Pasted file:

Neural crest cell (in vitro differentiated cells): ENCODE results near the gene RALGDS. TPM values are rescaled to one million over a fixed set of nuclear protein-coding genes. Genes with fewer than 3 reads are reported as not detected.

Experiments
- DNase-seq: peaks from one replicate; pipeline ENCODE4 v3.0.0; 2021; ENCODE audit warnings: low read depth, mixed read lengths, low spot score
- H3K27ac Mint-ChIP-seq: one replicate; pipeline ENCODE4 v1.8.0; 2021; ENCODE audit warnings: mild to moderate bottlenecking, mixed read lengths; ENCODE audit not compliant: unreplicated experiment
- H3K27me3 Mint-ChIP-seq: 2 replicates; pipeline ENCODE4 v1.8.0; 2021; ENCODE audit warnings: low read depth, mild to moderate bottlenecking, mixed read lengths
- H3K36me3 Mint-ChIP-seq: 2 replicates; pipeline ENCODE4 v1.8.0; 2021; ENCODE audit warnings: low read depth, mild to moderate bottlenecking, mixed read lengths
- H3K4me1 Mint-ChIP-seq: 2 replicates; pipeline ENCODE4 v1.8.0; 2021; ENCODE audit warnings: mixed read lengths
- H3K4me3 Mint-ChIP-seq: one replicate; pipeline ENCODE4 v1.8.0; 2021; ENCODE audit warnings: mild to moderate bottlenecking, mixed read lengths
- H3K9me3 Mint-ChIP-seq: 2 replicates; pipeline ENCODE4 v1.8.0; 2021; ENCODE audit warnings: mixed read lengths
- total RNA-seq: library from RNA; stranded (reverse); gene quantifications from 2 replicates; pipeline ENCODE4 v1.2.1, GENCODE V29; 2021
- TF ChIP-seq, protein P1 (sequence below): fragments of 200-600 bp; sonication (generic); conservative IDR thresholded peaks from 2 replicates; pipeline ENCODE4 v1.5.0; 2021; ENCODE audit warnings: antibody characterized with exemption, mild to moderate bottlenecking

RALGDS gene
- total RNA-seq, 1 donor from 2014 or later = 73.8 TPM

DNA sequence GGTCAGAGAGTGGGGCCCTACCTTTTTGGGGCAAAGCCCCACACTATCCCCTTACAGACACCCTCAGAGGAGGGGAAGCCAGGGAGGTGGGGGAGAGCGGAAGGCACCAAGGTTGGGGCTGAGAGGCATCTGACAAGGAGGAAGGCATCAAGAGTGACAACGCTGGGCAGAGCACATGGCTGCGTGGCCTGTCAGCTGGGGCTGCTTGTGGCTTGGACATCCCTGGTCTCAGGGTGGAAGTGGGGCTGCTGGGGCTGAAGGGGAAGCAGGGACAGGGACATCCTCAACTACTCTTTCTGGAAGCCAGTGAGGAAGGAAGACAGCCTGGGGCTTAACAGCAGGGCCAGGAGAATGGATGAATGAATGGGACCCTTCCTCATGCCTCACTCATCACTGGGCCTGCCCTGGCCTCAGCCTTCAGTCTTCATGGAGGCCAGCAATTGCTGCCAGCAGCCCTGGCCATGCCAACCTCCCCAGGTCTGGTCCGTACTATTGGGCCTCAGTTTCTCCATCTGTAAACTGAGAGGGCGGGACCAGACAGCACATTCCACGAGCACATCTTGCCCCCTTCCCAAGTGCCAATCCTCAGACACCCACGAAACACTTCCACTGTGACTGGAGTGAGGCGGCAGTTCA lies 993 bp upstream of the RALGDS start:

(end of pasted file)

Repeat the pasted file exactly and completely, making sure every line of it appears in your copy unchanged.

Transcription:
Neural crest cell (in vitro differentiated cells): ENCODE results near the gene RALGDS. TPM values are rescaled to one million over a fixed set of nuclear protein-coding genes. Genes with fewer than 3 reads are reported as not detected.

Experiments
- DNase-seq: peaks from one replicate; pipeline ENCODE4 v3.0.0; 2021; ENCODE audit warnings: low read depth, mixed read lengths, low spot score
- H3K27ac Mint-ChIP-seq: one replicate; pipeline ENCODE4 v1.8.0; 2021; ENCODE audit warnings: mild to moderate bottlenecking, mixed read lengths; ENCODE audit not compliant: unreplicated experiment
- H3K27me3 Mint-ChIP-seq: 2 replicates; pipeline ENCODE4 v1.8.0; 2021; ENCODE audit warnings: low read depth, mild to moderate bottlenecking, mixed read lengths
- H3K36me3 Mint-ChIP-seq: 2 replicates; pipeline ENCODE4 v1.8.0; 2021; ENCODE audit warnings: low read depth, mild to moderate bottlenecking, mixed read lengths
- H3K4me1 Mint-ChIP-seq: 2 replicates; pipeline ENCODE4 v1.8.0; 2021; ENCODE audit warnings: mixed read lengths
- H3K4me3 Mint-ChIP-seq: one replicate; pipeline ENCODE4 v1.8.0; 2021; ENCODE audit warnings: mild to moderate bottlenecking, mixed read lengths
- H3K9me3 Mint-ChIP-seq: 2 replicates; pipeline ENCODE4 v1.8.0; 2021; ENCODE audit warnings: mixed read lengths
- total RNA-seq: library from RNA; stranded (reverse); gene quantifications from 2 replicates; pipeline ENCODE4 v1.2.1, GENCODE V29; 2021
- TF ChIP-seq, protein P1 (sequence below): fragments of 200-600 bp; sonication (generic); conservative IDR thresholded peaks from 2 replicates; pipeline ENCODE4 v1.5.0; 2021; ENCODE audit warnings: antibody characterized with exemption, mild to moderate bottlenecking

RALGDS gene
- total RNA-seq, 1 donor from 2014 or later = 73.8 TPM

DNA sequence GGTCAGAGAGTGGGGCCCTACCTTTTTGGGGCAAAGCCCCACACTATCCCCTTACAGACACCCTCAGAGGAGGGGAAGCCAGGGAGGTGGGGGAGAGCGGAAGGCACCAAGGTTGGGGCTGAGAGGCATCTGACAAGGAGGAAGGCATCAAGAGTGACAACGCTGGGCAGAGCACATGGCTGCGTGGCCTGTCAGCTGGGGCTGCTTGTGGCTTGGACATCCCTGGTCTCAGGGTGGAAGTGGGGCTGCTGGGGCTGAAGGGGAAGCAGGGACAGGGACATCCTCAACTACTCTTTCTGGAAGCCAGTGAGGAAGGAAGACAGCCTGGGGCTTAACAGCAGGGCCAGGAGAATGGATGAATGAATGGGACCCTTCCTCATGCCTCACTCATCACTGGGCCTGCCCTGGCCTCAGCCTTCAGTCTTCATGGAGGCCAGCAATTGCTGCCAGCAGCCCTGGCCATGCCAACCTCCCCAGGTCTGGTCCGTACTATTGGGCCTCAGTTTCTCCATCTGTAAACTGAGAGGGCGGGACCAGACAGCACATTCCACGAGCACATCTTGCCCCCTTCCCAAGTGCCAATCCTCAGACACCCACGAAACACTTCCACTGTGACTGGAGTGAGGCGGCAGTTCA lies 993 bp upstream of the RALGDS start: